Letter From Harry A. Ploski to MLK

Tuesday, September 13, 1966
New York, NY, Florida (FL), Mississippi (MS), Virginia (VA), Alabama (AL), Louisville, KY, Washington, D.C., Birmingham, AL, Little Rock, AR, Selma, AL, Maryland (MD), Pennsylvania (PA), North Carolina (NC), New Orleans, LA, Memphis, TN, New York (NY), Philadelphia, PA, Los Angeles, CA

Harry A. Ploski writes Dr. King concerning a book he and Professor Roscoe Brown have written. Hoping to solicit endorsement, he encloses a copy of the table of contents and an outline of the topics addressed.

The Black Rose: Ruth Reese

Thursday, December 10, 1964
New York (NY), FRANCE, ITALY, SPAIN, Alabama (AL), Chicago, IL, London, England, SWITZERLAND, ISRAEL, DENMARK, NORWAY, SWEDEN, SOUTH AFRICA

Ruth Reese, also known as "The Black Rose," thanks Dr. King for his support. This document includes a detailed biography of the vocalist, as well as, critic responses on her performances.

Letter from Sonja Lid Larssen and Lars Andr. Larssen to MLK

Thursday, October 22, 1964
NORWAY, UNITED STATES OF AMERICA, Georgia (GA), Atlanta, GA, FRANCE

The Fredskontoret (Peace Bureau) of Norway congratulates Dr. King on his being awarded the Nobel Peace Prize and requests that he presents for the inhabitants of Stavanger. The authors detail four reasons why he should accept this invitation, with one including a public meeting concerning nonviolence.

How Modern Christians Should Think of Man

New York, NY

In the early 1950's, Dr. King writes a paper elaborating on how modern Christians should think about man. He discusses the difficulty of transition by idealizing the perception of man in a mild neo-orthodox or liberal view. Dr. King battles with having an optimistic view of man and the reality of his experiences in the south. He asserts that man is neither good nor bad by nature by has the potential for either. The objectivity of man as a finite child of nature is further expounded upon. He explains that man is rational, free, and a responsible being.

Letter from Frank Clarke to MLK

Tuesday, June 22, 1965
Berkeley, CA, California (CA), Washington, D.C.

Frank Clarke requests a letter of recommendation from Dr. King. Mr. Clarke seeks to obtain the position of the Assistant Press Secretary to the President.

Letter from Rev. William M. Brooks to MLK

Tuesday, September 13, 1966
Chicago, IL, Indiana (IN)

William Brooks, Executive Director of the Gary Neighborhood House, requests Dr. King's permission for his staff to visit the SCLC Chicago office to observe their work being done in the slum areas.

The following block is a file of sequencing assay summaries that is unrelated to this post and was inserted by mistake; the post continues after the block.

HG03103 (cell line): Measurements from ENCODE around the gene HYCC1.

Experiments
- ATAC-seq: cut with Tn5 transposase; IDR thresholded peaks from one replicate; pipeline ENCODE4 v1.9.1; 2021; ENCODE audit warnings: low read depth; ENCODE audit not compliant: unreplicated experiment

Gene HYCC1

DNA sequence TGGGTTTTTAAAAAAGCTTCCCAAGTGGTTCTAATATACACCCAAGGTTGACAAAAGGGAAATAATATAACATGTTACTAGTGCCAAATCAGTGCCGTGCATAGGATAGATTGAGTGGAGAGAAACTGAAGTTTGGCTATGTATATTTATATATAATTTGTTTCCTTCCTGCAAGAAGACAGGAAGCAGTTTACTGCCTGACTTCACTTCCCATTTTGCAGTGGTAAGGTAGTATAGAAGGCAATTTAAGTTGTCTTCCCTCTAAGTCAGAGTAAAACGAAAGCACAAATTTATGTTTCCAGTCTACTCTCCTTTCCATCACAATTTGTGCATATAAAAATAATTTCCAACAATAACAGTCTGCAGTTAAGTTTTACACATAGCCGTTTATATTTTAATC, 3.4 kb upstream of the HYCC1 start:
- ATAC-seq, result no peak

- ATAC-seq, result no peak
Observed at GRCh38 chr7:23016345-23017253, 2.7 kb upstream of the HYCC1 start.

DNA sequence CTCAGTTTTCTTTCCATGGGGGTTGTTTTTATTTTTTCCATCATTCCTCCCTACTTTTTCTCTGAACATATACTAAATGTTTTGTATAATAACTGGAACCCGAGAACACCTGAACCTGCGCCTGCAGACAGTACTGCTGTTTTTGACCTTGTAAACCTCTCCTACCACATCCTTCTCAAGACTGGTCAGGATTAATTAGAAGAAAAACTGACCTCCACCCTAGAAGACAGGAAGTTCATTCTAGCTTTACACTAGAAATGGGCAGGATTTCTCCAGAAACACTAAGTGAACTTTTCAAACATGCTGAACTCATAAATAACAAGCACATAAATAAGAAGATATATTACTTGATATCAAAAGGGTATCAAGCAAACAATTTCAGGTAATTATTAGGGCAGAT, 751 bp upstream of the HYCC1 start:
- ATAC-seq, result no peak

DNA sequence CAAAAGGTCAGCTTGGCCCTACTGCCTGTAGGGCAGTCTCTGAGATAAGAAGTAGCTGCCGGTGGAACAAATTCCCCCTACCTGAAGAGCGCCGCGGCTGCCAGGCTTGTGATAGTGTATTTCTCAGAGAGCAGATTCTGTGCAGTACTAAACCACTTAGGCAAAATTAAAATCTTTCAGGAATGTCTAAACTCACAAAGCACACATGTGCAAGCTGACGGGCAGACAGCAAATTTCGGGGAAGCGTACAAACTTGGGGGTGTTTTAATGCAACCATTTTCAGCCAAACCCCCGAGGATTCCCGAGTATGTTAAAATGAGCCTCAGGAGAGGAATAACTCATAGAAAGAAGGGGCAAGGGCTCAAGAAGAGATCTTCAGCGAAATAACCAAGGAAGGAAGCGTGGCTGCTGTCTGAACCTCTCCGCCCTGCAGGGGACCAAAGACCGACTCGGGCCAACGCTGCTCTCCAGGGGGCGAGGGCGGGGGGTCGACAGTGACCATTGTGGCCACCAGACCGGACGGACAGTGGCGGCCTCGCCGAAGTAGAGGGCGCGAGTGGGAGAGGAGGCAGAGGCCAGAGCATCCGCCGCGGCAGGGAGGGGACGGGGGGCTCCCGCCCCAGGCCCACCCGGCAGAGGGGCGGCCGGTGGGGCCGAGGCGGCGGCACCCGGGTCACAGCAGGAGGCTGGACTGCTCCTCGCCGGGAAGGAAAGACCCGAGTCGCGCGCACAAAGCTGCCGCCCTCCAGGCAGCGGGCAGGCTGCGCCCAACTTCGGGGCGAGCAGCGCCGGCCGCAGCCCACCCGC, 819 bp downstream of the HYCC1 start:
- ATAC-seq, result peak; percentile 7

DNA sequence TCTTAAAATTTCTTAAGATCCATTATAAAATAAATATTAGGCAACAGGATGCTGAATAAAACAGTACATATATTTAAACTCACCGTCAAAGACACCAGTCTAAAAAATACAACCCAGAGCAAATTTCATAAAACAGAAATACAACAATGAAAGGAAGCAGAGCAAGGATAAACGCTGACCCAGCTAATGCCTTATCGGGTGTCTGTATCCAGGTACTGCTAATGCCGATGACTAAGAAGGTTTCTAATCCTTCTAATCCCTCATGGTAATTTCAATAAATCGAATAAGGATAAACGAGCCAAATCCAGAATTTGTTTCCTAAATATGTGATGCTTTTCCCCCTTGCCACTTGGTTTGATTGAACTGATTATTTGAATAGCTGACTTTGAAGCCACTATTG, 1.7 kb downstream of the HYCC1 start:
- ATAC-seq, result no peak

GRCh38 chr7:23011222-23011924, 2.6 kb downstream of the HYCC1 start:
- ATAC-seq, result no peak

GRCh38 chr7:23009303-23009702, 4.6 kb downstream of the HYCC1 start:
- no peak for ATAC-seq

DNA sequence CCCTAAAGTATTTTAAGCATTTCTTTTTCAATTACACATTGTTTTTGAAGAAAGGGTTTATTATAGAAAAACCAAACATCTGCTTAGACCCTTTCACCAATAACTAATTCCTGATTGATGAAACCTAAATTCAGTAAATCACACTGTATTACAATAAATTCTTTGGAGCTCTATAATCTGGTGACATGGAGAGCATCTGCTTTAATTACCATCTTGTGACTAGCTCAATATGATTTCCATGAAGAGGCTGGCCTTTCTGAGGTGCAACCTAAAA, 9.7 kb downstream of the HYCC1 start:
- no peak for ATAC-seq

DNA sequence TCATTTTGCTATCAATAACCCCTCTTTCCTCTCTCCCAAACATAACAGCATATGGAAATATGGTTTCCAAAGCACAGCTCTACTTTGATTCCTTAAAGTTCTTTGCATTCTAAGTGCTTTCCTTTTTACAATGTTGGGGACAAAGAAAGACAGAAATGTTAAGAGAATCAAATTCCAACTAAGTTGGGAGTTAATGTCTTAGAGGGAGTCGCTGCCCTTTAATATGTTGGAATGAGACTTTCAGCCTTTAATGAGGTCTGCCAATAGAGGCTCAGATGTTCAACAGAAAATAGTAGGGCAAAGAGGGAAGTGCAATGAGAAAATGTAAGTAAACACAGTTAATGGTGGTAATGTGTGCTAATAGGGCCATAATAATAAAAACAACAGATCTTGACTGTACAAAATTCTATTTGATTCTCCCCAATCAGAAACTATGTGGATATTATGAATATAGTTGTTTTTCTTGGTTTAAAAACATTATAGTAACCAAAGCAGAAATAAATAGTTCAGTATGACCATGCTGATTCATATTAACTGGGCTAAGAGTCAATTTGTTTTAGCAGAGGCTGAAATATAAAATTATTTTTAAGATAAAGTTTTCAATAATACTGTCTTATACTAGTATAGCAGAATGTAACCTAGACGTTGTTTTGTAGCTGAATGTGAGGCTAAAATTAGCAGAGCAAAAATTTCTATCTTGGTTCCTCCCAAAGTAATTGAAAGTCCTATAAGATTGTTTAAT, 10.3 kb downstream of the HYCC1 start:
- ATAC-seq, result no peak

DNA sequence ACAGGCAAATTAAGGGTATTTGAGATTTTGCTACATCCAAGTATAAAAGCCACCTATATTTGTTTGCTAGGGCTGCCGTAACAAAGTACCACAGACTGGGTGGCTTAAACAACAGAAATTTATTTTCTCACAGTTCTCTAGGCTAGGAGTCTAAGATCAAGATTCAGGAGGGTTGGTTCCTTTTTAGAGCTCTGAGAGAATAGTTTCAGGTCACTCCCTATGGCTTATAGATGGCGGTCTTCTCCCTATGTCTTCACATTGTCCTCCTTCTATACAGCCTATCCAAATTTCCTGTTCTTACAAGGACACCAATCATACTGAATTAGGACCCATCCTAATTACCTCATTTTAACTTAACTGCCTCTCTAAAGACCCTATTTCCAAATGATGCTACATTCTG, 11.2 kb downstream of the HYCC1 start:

Letter from Abraham Ribicoff to MLK

Friday, October 14, 1966
Washington, D.C.

Senator Abraham Ribicoff, Chairman of the Subcommittee on Executive Reorganization, asks Dr. King to appear at a congressional hearing about the problems facing urban cities. He explains that the subcommittee does not understand the full psychological, social and economic conditions that challenge people living in urban areas.

Letter from Christian Action to MLK

Monday, April 20, 1964
London, England, SOUTH AFRICA

L. John Collins, Chairman of Christian Action, writes Dr. King inquiring if he would be interested in attending a public meeting in London regarding race relations in South Africa. In addition to Dr. King, one of the prospective speakers mentioned was James Baldwin.

Letter from Mrs. R. K. Matthews to Mrs. King

Tuesday, April 9, 1968

This letter is from a middle class housewife who expressed her despair and frustration to Mrs. King in learning of Dr. King's assassination.

MLK's Statement on Church Destruction in Leesburg, Georgia

Thursday, August 16, 1962
Georgia (GA)

In this statement following the destruction of a church in Leesburg, Georgia, Dr. King argues that it was the action of somebody with the "strange illusion" that it would somehow stop African-Americans from seeking freedom and justice.

Letter from Client's Law Firm to MLK

Tuesday, September 20, 1966

Green, Ayers, Swigert, and Cluster write a letter to Dr. King requesting that he speak to Randolph T. Blackwell and encourage him to acknowledge receipt of a poem.

Letter from Thelma Larkin to MLK

Tuesday, February 15, 1966
Chicago, IL

Miss Larkin, a disgruntled landlord, expresses her concern for Dr. King's initiative against slum lords. She feels his war on slum lords is a bit misguided in that it takes responsibility and accountability away from those she calls slum tenants.